Wednesday, December 17, 2008
Music Review: SEINE GROSSE ERFOLGE (1969, Heino)
Stars: 2 of 5.
Running Time: 42 minutes.
I'm not going to lie to you... this album is exceptionally painful. The songs are about all kinds of stuff like Mexico, the Latin sun, Rio de Janeiro, whiskey, and things of that nature. I kind of envisioned this as a series of Heino reviews, but let me tell you, one just may be enough. The initial premise is enough to carry it pretty far, however: totally creepy deep-voiced German- in tight woolen Mod clothes, and sunglasses that he never takes off- sings fanciful songs about South America. He was frequently accused of designing music expressly for Nazis on the run in Latin America, which kind of makes you feel dirty, since nobody really wants to be in the same target audience as Josef Mengele. Maybe some of his later albums were designed with others in mind, like his tribute to Mother (which would go really well with Mr. T's "Treat Your Mother Right" rap from BE SOMEBODY OR BE SOMEBODY'S FOOL).
The music itself is pretty lackluster, and should be familiar if you've listened to 60's German folk-type albums in the past. Whether it's yodeling, calypso, traditional German folk, or whatever, it always seems like a good idea at the start, like you're going to have a kitschy fun time of it, and then you only make it about two tracks in before it becomes boring. That is the case here as well, and the only one I really analyzed was the title track, "Carumbo, Karacha, ein Whisky." The song is simple. Heino has evidently made some big mistake with a woman named Dolores, things have been ruined, and it seems to be the fault of whisky and gin. It also may have happened in Rio de Janeiro, because it is mentioned as well. It's been a while since I took German, but this seems to be the gist of it. There's even an accompanying music video, but it's not nearly as good as you might imagine.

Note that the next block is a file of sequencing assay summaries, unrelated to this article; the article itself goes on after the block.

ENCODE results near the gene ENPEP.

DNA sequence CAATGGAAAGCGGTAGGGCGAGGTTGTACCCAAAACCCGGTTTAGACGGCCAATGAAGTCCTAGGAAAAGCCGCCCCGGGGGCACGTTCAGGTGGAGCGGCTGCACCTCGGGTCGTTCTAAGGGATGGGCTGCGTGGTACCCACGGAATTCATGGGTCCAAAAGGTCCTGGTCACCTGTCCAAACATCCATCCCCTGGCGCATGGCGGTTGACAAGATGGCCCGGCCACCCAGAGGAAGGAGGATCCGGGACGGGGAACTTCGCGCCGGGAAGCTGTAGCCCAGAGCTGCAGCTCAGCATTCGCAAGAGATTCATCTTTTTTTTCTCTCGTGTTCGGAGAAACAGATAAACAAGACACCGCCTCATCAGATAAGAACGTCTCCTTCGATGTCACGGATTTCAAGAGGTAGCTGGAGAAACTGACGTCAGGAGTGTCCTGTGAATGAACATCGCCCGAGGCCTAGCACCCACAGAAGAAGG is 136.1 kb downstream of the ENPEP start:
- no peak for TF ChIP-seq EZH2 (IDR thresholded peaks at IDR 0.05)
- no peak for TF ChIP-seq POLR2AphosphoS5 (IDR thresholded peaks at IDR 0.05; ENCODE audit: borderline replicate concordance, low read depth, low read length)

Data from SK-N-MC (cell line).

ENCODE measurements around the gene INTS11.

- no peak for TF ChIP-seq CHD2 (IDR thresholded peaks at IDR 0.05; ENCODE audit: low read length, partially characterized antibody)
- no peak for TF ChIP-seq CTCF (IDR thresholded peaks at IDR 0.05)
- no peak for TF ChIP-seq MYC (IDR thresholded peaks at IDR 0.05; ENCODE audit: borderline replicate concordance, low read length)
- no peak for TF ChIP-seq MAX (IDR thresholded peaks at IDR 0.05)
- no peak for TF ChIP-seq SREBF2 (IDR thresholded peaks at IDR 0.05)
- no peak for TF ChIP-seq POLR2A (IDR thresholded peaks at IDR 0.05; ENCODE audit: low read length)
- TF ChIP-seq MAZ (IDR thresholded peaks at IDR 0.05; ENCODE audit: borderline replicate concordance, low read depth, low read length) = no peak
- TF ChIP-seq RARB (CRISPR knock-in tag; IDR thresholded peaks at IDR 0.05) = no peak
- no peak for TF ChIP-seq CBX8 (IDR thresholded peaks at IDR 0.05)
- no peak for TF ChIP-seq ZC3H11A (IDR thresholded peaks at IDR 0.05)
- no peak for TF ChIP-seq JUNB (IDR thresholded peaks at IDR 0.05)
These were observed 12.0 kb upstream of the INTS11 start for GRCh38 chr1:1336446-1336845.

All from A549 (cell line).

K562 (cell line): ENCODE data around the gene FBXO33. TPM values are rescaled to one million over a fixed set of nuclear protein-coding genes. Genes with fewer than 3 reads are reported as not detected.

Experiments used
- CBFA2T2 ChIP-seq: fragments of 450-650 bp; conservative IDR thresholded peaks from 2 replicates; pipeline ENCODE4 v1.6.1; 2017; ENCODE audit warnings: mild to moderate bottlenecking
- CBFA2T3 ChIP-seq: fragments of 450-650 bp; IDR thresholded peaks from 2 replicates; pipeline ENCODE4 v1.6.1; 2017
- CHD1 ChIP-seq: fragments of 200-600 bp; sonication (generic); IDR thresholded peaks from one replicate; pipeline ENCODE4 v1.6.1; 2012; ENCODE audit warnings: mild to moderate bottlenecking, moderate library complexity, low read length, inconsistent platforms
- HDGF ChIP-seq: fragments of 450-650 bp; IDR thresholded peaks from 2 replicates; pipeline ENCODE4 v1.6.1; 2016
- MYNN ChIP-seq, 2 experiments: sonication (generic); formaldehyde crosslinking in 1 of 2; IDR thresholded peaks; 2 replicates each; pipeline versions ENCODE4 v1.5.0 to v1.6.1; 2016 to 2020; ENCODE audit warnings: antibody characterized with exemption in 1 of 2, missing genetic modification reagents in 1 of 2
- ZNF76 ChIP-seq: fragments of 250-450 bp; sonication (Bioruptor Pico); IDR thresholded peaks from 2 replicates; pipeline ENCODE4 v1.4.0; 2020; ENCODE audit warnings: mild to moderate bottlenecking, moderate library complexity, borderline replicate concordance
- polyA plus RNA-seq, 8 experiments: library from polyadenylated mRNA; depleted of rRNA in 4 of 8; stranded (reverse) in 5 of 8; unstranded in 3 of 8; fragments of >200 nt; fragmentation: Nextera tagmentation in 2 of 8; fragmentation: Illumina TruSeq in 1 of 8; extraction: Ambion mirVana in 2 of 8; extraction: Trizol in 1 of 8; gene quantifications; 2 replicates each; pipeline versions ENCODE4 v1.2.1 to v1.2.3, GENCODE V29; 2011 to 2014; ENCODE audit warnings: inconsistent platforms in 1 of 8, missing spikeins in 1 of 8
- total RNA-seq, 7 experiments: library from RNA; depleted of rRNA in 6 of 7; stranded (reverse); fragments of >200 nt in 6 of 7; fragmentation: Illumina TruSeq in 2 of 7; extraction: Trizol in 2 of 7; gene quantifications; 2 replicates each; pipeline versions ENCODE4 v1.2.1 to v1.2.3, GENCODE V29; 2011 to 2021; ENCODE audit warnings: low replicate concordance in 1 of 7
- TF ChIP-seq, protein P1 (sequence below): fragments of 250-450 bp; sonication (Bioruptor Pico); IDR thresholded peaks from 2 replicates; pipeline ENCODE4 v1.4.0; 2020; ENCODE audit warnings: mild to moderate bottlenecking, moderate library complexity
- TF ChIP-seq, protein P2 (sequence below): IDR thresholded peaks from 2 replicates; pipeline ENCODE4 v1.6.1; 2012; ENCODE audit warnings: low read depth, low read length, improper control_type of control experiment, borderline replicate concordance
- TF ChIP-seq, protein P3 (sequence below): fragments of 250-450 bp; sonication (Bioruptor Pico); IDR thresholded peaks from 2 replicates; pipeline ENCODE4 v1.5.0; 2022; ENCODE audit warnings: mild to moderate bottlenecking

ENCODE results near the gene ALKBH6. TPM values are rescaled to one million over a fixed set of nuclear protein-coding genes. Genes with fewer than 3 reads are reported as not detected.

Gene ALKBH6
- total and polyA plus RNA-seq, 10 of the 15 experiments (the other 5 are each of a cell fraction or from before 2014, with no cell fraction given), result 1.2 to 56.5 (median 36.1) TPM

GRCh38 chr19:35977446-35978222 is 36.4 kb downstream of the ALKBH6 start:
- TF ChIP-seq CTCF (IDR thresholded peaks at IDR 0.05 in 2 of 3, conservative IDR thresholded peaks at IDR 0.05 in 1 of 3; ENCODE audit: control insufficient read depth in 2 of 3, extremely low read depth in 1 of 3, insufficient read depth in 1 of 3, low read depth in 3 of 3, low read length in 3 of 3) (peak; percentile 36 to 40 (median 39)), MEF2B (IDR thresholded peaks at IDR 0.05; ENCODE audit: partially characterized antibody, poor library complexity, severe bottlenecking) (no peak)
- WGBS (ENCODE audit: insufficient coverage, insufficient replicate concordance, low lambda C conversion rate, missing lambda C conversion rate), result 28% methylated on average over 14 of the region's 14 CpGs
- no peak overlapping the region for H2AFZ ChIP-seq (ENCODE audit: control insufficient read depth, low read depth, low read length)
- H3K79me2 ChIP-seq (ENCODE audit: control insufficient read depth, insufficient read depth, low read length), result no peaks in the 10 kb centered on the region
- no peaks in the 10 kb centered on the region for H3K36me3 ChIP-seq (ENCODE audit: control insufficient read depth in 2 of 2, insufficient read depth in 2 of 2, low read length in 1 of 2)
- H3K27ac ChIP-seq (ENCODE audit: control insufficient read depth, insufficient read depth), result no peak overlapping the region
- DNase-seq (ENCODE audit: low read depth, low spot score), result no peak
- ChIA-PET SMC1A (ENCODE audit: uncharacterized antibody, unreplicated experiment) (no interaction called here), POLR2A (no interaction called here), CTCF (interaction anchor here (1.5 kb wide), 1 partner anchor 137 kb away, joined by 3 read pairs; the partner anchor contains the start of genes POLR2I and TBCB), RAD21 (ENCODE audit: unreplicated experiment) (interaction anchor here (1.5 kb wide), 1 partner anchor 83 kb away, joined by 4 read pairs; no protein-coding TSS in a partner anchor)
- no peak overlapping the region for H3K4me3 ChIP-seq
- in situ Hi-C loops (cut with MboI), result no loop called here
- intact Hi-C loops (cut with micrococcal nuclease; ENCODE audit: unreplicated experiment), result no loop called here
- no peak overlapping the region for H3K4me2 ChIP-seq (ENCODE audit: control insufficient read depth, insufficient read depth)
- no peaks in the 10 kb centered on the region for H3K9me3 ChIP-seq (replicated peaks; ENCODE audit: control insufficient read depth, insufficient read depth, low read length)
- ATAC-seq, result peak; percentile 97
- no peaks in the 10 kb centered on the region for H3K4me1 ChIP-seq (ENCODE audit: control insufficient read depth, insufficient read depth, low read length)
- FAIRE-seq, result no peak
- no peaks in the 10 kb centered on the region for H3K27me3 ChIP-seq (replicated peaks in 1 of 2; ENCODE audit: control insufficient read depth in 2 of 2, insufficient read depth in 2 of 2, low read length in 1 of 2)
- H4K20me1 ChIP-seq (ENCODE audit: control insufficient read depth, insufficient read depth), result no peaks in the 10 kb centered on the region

There's lots of shaky cam, drinking, and Germans, and the Germans just tip their glasses to one another for the duration. It's quite eerie actually, as if these stiff pencil necks, these marionette people, perpetually tipping their glasses to one another in a foreign land, have reduced happiness, fun, even life itself to one banal movement, the tipping of a glass.